Tag Archive: Four Tenets of Crisis Communications


“I must be a mushroom because everyone keeps me in the dark and feeds me bullshit.” – Urban Dictionary

The rocket scientists at General Motors made the decision to close five factories in the United States and Canada, impacting 14,000 workers/15 percent of salaried employees. Meanwhile the GM truck production lines would keep on humming … in Mexico and China.

GM tenderly issued a Monday news results about these Ohio, Michigan and Maryland facilities/people … saying they will be unallocated in 2019.” 

Unallocated?

Hard to believe that any PR pro worth his or her salt could actually write these words, and with a straight face actually advocate for their approval with management.

Almost DailyBrett concurs with CBS Money Watch in its designation of “unallocated” as one of the worst corporate euphemisms ever employed, if not the absolute worst.

No one is laughing, General Motors.

Before going further, Almost DailyBrett will remind readers of the four tenets of Crisis Communications:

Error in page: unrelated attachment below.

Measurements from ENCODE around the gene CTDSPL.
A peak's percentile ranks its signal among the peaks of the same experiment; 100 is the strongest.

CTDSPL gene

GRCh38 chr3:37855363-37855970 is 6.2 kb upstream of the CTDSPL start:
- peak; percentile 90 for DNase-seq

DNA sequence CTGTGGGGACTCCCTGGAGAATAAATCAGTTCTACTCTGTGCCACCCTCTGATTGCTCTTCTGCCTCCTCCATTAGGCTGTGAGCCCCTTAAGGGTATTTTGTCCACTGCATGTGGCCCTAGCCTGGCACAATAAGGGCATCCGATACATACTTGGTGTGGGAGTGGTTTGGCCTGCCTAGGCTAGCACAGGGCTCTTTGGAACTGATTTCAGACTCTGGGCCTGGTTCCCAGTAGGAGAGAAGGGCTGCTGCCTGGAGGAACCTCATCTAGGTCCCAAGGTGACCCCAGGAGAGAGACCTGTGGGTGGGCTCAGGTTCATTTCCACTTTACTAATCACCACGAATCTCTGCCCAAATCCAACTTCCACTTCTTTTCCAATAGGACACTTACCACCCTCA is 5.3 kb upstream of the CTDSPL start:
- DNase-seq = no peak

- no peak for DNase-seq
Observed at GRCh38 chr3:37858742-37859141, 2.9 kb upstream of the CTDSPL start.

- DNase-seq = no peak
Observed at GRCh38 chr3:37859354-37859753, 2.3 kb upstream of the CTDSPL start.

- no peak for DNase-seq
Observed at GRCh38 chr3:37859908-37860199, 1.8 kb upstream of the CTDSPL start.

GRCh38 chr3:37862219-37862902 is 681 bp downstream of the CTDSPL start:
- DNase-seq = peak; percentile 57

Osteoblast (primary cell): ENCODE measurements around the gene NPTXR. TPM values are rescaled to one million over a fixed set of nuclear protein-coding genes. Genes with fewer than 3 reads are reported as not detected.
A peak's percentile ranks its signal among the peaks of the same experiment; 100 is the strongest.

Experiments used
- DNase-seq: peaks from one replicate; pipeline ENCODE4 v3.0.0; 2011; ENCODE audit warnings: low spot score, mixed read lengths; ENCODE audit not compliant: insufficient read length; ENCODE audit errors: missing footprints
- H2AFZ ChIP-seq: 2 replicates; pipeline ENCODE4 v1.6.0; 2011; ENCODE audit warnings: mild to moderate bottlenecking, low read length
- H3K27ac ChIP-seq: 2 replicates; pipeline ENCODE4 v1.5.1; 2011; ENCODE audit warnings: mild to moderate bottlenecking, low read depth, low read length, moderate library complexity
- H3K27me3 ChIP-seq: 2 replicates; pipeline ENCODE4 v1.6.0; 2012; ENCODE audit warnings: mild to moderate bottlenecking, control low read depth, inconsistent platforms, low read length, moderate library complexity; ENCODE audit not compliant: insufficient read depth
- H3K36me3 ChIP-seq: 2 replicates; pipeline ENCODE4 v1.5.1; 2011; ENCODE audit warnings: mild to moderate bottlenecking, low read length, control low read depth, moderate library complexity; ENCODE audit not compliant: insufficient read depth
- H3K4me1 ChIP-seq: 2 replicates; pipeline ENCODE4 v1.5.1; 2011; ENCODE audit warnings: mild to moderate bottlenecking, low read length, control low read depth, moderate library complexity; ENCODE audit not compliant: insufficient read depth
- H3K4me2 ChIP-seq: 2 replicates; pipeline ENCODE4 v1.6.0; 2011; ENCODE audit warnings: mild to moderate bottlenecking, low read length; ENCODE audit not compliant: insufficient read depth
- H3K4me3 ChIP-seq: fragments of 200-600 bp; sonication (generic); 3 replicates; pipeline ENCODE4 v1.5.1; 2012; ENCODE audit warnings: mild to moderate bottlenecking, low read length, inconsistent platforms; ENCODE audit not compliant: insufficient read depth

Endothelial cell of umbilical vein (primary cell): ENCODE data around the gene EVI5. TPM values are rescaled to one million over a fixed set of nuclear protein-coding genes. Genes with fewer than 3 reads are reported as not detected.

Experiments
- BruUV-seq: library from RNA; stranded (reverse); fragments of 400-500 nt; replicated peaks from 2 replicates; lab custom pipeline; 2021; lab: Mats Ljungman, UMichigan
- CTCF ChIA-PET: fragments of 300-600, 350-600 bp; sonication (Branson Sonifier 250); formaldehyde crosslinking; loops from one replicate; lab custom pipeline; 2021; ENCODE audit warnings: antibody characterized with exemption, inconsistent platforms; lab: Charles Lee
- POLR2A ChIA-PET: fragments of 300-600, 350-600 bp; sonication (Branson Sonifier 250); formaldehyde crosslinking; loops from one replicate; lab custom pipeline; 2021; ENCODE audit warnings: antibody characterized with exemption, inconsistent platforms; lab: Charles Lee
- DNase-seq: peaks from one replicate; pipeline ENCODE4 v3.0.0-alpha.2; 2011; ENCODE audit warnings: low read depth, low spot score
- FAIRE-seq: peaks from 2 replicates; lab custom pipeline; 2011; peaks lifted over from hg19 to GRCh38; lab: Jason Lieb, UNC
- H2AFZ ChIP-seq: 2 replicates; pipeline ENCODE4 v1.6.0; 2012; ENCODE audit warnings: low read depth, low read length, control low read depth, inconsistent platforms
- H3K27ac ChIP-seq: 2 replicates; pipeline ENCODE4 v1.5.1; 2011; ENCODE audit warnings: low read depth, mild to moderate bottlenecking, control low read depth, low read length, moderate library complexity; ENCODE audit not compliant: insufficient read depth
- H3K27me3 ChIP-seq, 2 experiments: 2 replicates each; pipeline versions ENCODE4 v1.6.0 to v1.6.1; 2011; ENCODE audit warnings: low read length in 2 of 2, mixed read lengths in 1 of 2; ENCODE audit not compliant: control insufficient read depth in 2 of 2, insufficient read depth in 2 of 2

1. Tell The Truth
  2. Tell It All
  3. Tell It Fast
  4. Move On

There is little doubt that GM’s corporate PR types toyed with the idea of dumping this dead-dog factory closure announcement on the ultimate bad news distribution day of any year – Black Friday or the second day of the long Thanksgiving Weekend.

Nice way for big bad GM to give thanks to its affected workers during the holidays?

Ultimately, the folks who used the ridiculous, twisted in knots verb – “unallocated” – couldn’t bring themselves to drop this bomb the day after Thanksgiving, so they opted for the following Monday, November 26.